[Film Review] On Dangerous Ground (1951) and Pickup on South Street (1953)

Hailee 2022-10-23 12:51:12

Nicholas Ray and Samuel Fuller, two American moviemakers extraordinaire, were born one year part, both lauded for their distinctive styles, here they offer two '50s film-noir features, both concern themselves with a hardboiled male protagonist, whose dismal world-view is softened by a good-hearted female character, but their attitudes couldn't be more divergent.

In Ray's ON DANGEROUS GROUND, Robert Ryan plays a tough city cop Jim Wilson, unlike his colleagues, he is a loner, case-hardened by the seedy milieu and seamy riffraff he encounters daily, his occupational hazard begins to tell, as he is more than willing to enforce violence upon those who doesn't cooperate (suspects and witnesses alike).

Relegated by his superior to investigate an up-state murder case, Jim takes the talking-to with a sneer, but his callous carapace begins to thaw out by Mary Malden (Lupino), the blind sister of the unbalanced offender Danny (Williams). He promises her he will do all in his power to safeguard Danny's safety (who should be warehoused), while the victim's grieving father Walter Brent (Bond) bays for blood.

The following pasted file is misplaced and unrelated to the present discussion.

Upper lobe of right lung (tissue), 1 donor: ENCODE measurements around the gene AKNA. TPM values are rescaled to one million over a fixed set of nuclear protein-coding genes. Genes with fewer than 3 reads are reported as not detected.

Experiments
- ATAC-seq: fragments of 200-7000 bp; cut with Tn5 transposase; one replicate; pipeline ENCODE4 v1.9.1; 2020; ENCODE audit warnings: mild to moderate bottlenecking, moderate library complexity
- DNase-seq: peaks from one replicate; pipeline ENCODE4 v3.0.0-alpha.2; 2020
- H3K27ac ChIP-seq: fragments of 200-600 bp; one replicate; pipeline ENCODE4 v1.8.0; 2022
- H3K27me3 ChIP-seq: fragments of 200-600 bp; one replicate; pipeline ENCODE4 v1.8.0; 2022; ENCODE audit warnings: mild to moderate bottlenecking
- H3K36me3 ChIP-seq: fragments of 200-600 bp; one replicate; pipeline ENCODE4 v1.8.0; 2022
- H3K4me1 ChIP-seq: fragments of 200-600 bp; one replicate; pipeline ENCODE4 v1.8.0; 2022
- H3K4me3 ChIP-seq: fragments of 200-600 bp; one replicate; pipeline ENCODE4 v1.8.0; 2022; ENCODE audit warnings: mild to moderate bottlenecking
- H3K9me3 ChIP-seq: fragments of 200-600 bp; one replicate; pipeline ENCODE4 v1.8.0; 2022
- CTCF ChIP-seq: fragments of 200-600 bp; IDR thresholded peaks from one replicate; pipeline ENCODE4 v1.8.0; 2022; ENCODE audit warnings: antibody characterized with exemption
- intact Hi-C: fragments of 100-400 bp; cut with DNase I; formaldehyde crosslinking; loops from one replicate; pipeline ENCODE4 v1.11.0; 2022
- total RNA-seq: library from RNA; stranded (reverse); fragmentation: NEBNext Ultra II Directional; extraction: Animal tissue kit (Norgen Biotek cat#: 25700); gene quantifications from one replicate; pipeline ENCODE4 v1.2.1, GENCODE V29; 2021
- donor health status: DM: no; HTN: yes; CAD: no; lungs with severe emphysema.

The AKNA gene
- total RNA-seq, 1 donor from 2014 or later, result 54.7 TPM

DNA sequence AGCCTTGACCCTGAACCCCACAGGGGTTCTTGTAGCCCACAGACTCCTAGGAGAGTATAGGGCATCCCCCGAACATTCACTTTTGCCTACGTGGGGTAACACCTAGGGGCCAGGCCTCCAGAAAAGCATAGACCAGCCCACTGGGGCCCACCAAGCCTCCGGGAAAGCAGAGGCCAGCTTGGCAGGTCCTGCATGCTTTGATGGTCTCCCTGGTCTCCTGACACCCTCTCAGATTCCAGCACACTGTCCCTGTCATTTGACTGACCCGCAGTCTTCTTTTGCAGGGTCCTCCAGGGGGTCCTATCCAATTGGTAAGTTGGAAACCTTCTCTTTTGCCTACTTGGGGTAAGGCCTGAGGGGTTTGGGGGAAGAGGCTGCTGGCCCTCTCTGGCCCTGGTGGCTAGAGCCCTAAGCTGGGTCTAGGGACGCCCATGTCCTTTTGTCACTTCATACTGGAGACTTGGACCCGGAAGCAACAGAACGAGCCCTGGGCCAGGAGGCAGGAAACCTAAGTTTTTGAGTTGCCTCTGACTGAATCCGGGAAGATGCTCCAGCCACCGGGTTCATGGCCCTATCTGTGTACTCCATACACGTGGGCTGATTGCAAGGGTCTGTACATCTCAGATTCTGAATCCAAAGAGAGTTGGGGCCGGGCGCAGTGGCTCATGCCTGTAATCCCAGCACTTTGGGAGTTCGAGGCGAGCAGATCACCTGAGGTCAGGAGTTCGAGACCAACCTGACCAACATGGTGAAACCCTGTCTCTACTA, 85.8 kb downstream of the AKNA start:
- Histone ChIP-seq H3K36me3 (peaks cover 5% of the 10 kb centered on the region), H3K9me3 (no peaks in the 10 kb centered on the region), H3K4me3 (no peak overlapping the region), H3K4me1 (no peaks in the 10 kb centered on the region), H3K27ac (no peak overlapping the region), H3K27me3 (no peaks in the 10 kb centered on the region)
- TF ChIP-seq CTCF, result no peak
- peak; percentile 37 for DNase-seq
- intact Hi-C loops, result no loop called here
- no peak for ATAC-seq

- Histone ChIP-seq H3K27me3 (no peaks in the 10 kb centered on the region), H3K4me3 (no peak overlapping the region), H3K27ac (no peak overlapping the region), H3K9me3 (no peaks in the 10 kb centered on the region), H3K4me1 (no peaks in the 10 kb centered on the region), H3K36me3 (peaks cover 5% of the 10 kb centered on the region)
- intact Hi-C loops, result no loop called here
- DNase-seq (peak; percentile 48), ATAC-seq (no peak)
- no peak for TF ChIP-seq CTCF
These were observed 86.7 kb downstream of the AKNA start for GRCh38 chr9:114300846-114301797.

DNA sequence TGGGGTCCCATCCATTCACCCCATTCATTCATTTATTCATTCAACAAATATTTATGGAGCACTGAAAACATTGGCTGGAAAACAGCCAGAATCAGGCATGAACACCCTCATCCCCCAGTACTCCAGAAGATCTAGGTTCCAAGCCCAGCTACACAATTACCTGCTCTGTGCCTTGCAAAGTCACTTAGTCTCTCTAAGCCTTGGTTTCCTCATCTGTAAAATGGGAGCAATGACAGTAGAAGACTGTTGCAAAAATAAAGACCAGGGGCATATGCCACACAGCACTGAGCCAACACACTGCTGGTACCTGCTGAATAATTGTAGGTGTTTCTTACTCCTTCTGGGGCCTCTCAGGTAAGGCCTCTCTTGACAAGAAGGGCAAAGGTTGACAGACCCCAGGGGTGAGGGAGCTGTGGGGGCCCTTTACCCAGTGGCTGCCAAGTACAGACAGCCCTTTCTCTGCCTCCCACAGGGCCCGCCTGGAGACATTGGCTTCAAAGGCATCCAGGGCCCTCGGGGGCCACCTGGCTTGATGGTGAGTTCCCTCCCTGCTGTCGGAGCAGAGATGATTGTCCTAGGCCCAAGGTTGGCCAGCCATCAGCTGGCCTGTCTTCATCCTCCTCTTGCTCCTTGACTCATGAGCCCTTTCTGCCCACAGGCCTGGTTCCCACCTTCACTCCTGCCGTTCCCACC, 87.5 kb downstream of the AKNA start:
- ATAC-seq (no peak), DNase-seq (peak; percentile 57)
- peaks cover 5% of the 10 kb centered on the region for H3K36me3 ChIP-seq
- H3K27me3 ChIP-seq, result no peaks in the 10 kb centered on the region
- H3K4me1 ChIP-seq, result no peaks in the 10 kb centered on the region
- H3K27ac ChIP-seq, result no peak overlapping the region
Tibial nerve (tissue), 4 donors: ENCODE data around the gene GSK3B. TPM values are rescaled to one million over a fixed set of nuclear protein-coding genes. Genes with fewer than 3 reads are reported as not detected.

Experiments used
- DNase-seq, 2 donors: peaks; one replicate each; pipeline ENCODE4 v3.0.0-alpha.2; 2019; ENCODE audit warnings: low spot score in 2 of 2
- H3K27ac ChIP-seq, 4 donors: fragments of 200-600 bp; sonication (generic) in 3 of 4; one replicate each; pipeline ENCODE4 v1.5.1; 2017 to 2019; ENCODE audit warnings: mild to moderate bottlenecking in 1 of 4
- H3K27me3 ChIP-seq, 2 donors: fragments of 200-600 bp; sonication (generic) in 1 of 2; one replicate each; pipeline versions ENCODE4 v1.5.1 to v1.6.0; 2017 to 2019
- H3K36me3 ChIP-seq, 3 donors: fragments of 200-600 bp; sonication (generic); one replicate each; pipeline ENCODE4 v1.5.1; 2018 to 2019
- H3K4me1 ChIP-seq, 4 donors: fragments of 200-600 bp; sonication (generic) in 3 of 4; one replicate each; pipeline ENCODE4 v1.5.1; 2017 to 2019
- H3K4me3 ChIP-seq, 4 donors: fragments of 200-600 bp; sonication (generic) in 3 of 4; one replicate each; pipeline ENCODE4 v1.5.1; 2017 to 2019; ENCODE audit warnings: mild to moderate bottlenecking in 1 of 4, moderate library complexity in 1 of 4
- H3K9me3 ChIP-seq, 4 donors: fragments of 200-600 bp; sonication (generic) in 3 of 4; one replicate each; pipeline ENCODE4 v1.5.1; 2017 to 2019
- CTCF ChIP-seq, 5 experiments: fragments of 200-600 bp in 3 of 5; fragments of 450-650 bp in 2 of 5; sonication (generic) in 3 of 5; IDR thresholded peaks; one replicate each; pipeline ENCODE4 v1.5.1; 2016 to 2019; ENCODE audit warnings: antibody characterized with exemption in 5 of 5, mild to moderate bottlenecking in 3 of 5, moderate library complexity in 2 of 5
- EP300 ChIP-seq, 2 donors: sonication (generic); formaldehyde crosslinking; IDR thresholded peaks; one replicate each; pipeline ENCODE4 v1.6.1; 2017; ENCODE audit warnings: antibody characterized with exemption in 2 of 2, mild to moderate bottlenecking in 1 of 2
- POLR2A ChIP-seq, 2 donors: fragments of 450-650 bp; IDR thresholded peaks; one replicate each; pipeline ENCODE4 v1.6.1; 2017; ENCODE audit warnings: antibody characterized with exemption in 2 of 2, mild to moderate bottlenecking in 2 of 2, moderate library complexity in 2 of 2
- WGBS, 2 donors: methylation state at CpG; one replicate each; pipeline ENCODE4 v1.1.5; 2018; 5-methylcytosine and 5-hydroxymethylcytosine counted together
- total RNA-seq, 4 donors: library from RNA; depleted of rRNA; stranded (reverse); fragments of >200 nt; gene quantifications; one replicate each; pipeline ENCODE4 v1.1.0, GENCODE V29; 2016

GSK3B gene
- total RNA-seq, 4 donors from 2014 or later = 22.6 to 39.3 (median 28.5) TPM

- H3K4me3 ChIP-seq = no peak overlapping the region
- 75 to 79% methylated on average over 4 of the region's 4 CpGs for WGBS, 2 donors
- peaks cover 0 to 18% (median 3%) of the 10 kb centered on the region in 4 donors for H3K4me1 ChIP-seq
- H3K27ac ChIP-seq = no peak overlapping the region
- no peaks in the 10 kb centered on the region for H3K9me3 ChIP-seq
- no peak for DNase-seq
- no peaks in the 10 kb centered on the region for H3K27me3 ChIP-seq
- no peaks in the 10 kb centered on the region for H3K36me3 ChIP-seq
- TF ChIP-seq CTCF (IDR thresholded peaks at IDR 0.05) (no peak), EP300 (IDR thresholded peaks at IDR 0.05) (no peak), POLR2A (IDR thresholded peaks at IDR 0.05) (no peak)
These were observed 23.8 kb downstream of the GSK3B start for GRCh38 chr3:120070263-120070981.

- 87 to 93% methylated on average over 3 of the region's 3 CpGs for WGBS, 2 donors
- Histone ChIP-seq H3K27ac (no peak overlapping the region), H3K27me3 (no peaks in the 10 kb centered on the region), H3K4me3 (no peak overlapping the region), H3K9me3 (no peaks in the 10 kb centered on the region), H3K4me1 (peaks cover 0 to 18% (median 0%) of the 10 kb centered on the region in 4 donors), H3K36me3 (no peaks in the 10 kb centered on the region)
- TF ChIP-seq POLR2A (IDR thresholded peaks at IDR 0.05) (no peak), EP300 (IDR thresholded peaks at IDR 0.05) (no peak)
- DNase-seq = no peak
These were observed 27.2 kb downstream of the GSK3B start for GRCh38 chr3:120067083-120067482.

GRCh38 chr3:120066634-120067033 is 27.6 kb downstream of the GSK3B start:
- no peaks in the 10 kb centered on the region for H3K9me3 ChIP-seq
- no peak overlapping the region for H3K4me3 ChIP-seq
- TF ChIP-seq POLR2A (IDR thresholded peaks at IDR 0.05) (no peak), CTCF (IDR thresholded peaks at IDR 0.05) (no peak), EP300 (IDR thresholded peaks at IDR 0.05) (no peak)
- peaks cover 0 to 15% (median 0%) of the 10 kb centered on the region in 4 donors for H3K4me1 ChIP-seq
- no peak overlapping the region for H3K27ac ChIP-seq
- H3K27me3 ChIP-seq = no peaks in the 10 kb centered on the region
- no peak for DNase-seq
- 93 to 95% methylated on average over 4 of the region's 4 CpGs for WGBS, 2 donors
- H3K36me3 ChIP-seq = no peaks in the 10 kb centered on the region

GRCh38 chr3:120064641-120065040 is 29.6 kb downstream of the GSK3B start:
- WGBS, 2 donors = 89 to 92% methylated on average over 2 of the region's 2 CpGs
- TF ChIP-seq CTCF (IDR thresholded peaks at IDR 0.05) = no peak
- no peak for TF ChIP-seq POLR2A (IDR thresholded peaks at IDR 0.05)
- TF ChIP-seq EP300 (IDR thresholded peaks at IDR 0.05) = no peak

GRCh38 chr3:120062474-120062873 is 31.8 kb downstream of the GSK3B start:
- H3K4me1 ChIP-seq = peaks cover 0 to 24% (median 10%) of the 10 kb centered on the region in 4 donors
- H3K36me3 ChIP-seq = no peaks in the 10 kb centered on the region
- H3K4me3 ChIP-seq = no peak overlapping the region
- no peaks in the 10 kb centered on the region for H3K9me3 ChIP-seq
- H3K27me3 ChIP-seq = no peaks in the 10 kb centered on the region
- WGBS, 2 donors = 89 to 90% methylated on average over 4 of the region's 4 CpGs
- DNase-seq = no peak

Whether it is a futile promise or not, Jim is impressed by Mary's poised phlegm and unbowed strength, which awakes his compassion and makes him whole again, a happy ending is hammered out, but not before both are given some headspace in the aftermath. Ray and screenwriter Bezzerides' straightforward moral lesson is a tad oversimple but Ryan sports the distinction of being a lodestone of masculine gallantry, and Lupino is an exemplar of fortitude and grace, who also pluckily takes the directorial chair when Ray is stricken with a malady.

If Ray's film is a handsome-made, conventional studio fare from the Hollywood assembly which is adequately instructive (eg the film is very prescient to flag up police brutality), Fuller's PICKUP ON SOUTH STREET is far more ebullient and impudent, physical violence erupts at the drop of a hot (don't blink when women get shot and battered).